Time Out's ultimate guide to dining in the CBD, from high end Cantonese crab-houses to sleek European offerings. Some of the best Sydney restaurants are in the heart of the city.

Good Food

ICYMI: Our guide to the hottest Sydney CBD restaurant openings of the past year

Myffy Rigby
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Despite the general tenor of last year (“ugh” is a universal descriptor), a lot of good things happened. And a lot, surprisingly, in the restaurant world. Even more surprisingly, a lot happened in the city – an area of Sydney widely reported to have suffered the most. That’s something to be celebrated.

Restaurants in the CBD and surrounds need your support more than ever, so Good Food is putting out an all-points SOC (Save Our City) call to anyone who is hungry.

To aid you in this delicious mission, we’ve rounded up everything you might have missed over the past year, from new restaurants to old favourites doing new things.

A’mare: that’s Alessandro Pavoni’s new love

Grand old Italian opulence is the theme here. Picture George Clooney’s Lake Como loungeroom, where he drinks his morning espresso and evening martini, and you’re probably pretty close. Chef-restaurateur Alessandro Pavoni (Ormeggio at the Spit, Chiosco) offers big northern Italian flavours in big, brassy surrounds. The pitch here is old-school service and old-school dishes, both executed with that particular flavour of flashy refinement Sydney loves so much. Fresh pesto, made tableside, is a signature we can get firmly behind. Crown Sydney, level 1, 1 Barangaroo Avenue, Barangaroo,

Calabria Panineria brings the breakfast sandwich

Sydney sandwich queen Marcella Nelson-Aebi is back on the scene with a brand new panineria, specialising in the sort of sambos you’ll start eating at lunch and finish for dinner. She even does a special breakfast menu – egg and sopressa salami on focaccia, Italian beef sausage and eggs fried in olive oil – if you want to begin the day with intent. Otherwise, order her signature schnitzel (so crisp, so juicy) or a ham and cheese jaffle. 252 George Street, Sydney

The chilli crab at Chinta Ria Buddha Love. Photo: Wolter Peeters

Chinta Ria offers big Buddha love

Regulars of Chinta Ria’s original Darling Harbour site who have missed being greeted by chef-restaurateur Simon Goh’s three-metre laughing Buddha statue will be pleased to see it has taken pride of place at its new home at Darling Square. Here, in a canteen-style atmosphere, order carrot and potato curry puffs for just $3 a pop, roti with chicken curry sauce or a whole crab with all the trimmings including deep-fried Chinese-style bread to deal with the leftover sauce. Casual Malaysian food in very pretty surrounds and plenty of price points? Sold, to the Buddha in the front. 14 Nicolle Walk, Haymarket,

Taco al pastor is worth a double order at Esteban. Photo: James Brickwood

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Esteban is two levels of good times, wood-fired meats and sipping tequilas

The team behind Paddington’s Tequila Mockingbird has transformed the old Grasshopper Bar site into a multi-level Mexican restaurant. Sip tequilas and scoff tortillas made in-house and a whole lot of grilled meats from the hefty ironwood-fuelled parrilla. Make sure to order the sweet potato tart, if only to say you tried sweet potato cream in a restaurant that also sells a reposado tequila for $300. 1 Temperance Lane, Sydney,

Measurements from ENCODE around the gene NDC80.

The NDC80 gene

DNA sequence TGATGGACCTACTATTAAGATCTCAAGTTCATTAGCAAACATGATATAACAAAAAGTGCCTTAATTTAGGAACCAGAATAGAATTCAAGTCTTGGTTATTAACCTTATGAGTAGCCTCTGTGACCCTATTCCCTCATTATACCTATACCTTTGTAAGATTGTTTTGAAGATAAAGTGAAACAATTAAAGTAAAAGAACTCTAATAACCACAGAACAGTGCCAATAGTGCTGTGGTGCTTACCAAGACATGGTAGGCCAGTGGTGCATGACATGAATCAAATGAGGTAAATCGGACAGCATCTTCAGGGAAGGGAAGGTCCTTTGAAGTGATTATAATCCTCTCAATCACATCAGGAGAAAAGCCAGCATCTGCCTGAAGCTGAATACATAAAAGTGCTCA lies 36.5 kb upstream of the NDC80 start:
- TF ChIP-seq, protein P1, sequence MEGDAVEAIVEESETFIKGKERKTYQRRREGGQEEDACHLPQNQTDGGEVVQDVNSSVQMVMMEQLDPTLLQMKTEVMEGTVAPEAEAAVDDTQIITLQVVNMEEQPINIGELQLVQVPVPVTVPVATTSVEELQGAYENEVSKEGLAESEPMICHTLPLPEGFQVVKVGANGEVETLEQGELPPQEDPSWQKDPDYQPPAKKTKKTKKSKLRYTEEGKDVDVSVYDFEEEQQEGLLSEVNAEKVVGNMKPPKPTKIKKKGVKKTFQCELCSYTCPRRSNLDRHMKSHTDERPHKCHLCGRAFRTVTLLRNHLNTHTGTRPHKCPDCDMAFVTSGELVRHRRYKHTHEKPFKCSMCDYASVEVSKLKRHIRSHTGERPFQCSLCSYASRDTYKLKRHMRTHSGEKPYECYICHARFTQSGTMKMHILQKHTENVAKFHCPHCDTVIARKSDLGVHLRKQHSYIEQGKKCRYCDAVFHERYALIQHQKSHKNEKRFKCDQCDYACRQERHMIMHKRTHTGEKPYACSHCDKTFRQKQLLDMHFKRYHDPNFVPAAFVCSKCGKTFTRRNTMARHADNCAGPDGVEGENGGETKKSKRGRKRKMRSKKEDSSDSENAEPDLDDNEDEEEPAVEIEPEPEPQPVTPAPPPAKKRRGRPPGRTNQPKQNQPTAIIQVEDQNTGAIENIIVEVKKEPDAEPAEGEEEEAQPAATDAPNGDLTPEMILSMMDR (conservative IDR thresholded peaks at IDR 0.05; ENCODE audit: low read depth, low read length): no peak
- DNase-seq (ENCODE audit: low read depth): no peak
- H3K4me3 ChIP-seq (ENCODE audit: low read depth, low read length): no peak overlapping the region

Everybody is popping up at PS40

It may be a sleek city bar and soda shop serving up sharply presented cocktails, but over the past year PS40 has started morphing into something so much more. Known for its out-there cocktail program, owner-bartender Michael Chiem and co have taken the spirit of experimentation and opened their space up to chefs who may not have permanent venues or just want to try something outside the box in a safe space. Takeover Tuesdays have hosted everyone from Big Sam Young to Graeme Hunt (Chin Chin, Spice Temple Melbourne) and Toby Wilson (Rico’s Tacos). The cooking lineup changes as often as the in-house cocktails – sign up to the newsletter to secure a table. Skittle Lane, Sydney,

Char kwai teow is value-added with shellfish of your choice at Ho Jiak. Photo: James Brickwood

Ho Jiak Town Hall is all spice and very nice

It’s not lunch in the CBD unless you’ve spilled something indelible on yourself. And there’s no better place to do that than chef Junda Khoo’s new city restaurant, specialising in delicious, stainy foods (shout out to those laksa-filled dumplings) from the Malaysian city of Penang. If your hip pocket will allow it, go for the whole mud crab, wok-fried with butter and salted duck egg. And if not, their char kwai teow is legendary. 125 York Street, Sydney,

Tuna sushi at the tiny but mighty Kuon Omakase. Photo: Supplied

Kuon Omakase is the ultimate delicious trust exercise

Book way in advance for this 11-seat, “trust the chef” experience where you get what you get and you don’t get upset. Happily, what you get is nothing to get upset about. Here you’ll discover a daily-changing, 20-course degustation made up of highly styled Japanese dishes (truffled snow egg chawanmushi! Monkfish liver cooked in soy!) at the hands of chefs Hideaki Fukada and Jun Miyauchi. Shop 20, 2-58 Little Hay Street, Sydney,

Matt Moran takes over Chophouse menu

When Matt Moran and the Solomon family first took over the Sydney steakhouse back in 2016, they were management in name only. But in October last year, Moran stepped in and worked with head chef Scott Kim on developing the menu to incorporate more of his personal cooking aesthetic. Dry-aged steaks are still the main attraction here, but alongside those rib-eyes, T-bones and rump caps are anchovies and lardo on toast, chubby burrata with heirloom tomatoes, and beef tartare. The dining room has also had a makeover, with a whisky cart available for nightcaps. 25 Bligh Street, Sydney,